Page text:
In Israel, the name is often pronounced "Taggart". This is probably due to the transliteration of the name to Hebrew and then back to Latin alphabet, along with the translator's wrong assumption that the most common way of writing this anglicised Scottish surname has to be applied ("Taggart" is far more widespread than "Tegart").
Sir Charles Tegart designed the forts in 1938 based on his experiences in the Indian insurgency. They were built of reinforced concrete with water systems that would allow them to withstand a month-long siege. Two types of forts were erected. Five structures were built to reinforce the so-called "Tegart's wall" of the northern border with Lebanon and Syria, using a specific design. Dozens more, of a different design to the northern forts and sharing a common basic plan, were built at strategic intersections in the interior of Palestine.
In the West Bank, several such forts, now known as Mukataa (Arabic: المقاطعة, "District") are used as offices and administrative centers of the Palestinian National Authority. The Mukataa was damaged by Israeli forces in Operation Defensive Shield and the later siege, was later restored and added to under President Mahmoud Abbas, obscuring the lines of the original British structure.
The fort in Hebron was used as the headquarters of the Jordanian administration between 1949 and 1967, of the Israeli military governor between 1967 and 1997, and of the Palestinian Authority's governor between 1997 and 2002. It was destroyed in 2002 when the city was reconquered by Israeli forces in Operation Defensive Shield.
List of Tegart forts in Mandatory PalestineEdit
A progressing list. Not all British Mandate police stations listed below correspond to the definition of a "Tegart fort", although they were all part of the same security building project from 1940-41, with later additions.
British name of the fort, current location name (if it changed), history, current state/use:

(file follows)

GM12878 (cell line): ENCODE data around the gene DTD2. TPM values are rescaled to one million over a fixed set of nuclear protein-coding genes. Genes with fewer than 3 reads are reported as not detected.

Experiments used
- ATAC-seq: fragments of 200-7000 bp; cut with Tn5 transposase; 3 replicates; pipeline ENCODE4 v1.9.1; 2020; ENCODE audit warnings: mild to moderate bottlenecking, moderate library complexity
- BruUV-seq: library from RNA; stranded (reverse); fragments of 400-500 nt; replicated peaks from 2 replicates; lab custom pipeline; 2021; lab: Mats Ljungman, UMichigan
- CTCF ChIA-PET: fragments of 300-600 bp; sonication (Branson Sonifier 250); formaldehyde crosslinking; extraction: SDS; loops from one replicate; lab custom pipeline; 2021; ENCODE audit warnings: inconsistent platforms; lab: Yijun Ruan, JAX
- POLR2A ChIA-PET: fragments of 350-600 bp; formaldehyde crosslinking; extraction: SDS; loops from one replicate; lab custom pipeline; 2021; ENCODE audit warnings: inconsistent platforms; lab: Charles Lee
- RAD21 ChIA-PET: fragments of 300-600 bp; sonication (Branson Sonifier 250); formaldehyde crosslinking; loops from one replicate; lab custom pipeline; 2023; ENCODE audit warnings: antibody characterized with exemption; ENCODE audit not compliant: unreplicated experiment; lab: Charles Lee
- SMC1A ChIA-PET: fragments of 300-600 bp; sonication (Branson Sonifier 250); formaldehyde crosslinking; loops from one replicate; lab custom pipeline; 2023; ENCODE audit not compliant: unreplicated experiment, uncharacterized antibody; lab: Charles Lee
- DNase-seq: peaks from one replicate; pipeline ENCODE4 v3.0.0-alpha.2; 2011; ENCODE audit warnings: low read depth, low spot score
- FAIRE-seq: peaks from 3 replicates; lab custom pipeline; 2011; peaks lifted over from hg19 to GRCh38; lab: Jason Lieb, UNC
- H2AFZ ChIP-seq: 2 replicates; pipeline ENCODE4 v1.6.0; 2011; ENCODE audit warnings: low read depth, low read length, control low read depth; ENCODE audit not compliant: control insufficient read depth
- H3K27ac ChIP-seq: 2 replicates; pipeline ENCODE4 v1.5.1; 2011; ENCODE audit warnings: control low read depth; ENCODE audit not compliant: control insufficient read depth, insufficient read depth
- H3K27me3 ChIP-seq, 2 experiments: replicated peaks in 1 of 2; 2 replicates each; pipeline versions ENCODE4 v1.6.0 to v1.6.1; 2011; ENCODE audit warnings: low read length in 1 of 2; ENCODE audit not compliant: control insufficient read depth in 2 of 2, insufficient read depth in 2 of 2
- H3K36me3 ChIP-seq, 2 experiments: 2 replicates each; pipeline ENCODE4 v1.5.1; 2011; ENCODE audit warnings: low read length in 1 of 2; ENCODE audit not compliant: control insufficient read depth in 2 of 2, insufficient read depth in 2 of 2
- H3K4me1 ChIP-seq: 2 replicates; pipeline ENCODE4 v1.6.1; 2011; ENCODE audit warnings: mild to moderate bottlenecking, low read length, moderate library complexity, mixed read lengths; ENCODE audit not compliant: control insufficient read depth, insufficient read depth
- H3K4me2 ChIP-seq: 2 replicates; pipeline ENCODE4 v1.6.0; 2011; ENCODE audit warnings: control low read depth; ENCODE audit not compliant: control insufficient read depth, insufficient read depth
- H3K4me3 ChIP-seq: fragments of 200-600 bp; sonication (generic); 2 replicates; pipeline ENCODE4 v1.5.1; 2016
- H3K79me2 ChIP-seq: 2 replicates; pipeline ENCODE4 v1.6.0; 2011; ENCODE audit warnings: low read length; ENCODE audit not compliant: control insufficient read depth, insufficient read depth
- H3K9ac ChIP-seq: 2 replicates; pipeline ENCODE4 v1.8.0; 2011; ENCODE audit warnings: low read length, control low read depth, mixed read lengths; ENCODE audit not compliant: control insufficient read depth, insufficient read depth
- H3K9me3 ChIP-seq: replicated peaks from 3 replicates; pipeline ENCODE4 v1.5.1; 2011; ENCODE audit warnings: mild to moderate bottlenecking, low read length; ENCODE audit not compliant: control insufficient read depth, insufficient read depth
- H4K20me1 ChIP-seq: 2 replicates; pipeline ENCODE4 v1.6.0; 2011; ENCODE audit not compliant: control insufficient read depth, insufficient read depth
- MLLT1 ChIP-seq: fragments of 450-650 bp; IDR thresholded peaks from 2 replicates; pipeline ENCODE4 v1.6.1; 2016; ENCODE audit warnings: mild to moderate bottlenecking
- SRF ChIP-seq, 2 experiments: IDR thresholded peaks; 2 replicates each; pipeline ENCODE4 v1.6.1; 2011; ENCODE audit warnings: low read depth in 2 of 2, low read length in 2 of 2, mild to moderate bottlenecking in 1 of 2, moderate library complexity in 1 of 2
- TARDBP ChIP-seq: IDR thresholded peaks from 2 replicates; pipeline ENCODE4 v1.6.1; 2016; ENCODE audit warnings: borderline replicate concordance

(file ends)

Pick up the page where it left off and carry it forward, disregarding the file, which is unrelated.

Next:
- ....... police station, now Camp 1391 (active)
- Acre police station, now Akko (active)
- Affula police station (active)
- Al-Khalisa police station, now Kiryat Shmona (active)
- Artuf police station, now Beit Shemesh (active)
- Atlit police station, now part of an Israeli military prison, Prison Six
- Bassa police station, now Ya'ara (military base)
- Beersheba police station, now headquarters of the Southern Command
- Beisan police station, now Beit She'an (active)
- Beit Dajan, now Beit Dagan police station (active)
- Beit Jibrin police station, now Beit Guvrin Border Police base
- Khirbet Beit Lid police station, now Ashmoret maximum security prison at HaSharon or Beit Lid Junction near Ganot Hadar
- Beit Shemesh police station (active)
- Bethlehem - 2 police stations, one is now the local seat of the Palestinian Authority
- Damun police station, now Damon Prison on Mount Carmel
- Deir Qaddis police station
- Dhahiriya police station
- Ein Tina police station in Wadi Amud near Hukok (abandoned). Also Ein at-Tina, Ein-a-Tina, Ein et-Tina.
- Fara police station, at Far'a refugee camp near Nablus, now a Palestinian prison
- Farradiyya police station, depopulated village near Parod (abandoned)
- Gaza police station
- Gesher police station (abandoned; heritage site near Old Gesher)
- Hadera police station (active)
- El Hamme police station, now Hamat Gader; destroyed or abandoned (?), in military area on the border.
- Hebron police station (destroyed 2001)
- Iraq Suweidan police station ("Metzudat Yoav Shenkar" - Yoav Shenkar Fortress), now the Givati Brigade Museum
- Jalame police station, now Kishon Detention Center near Haifa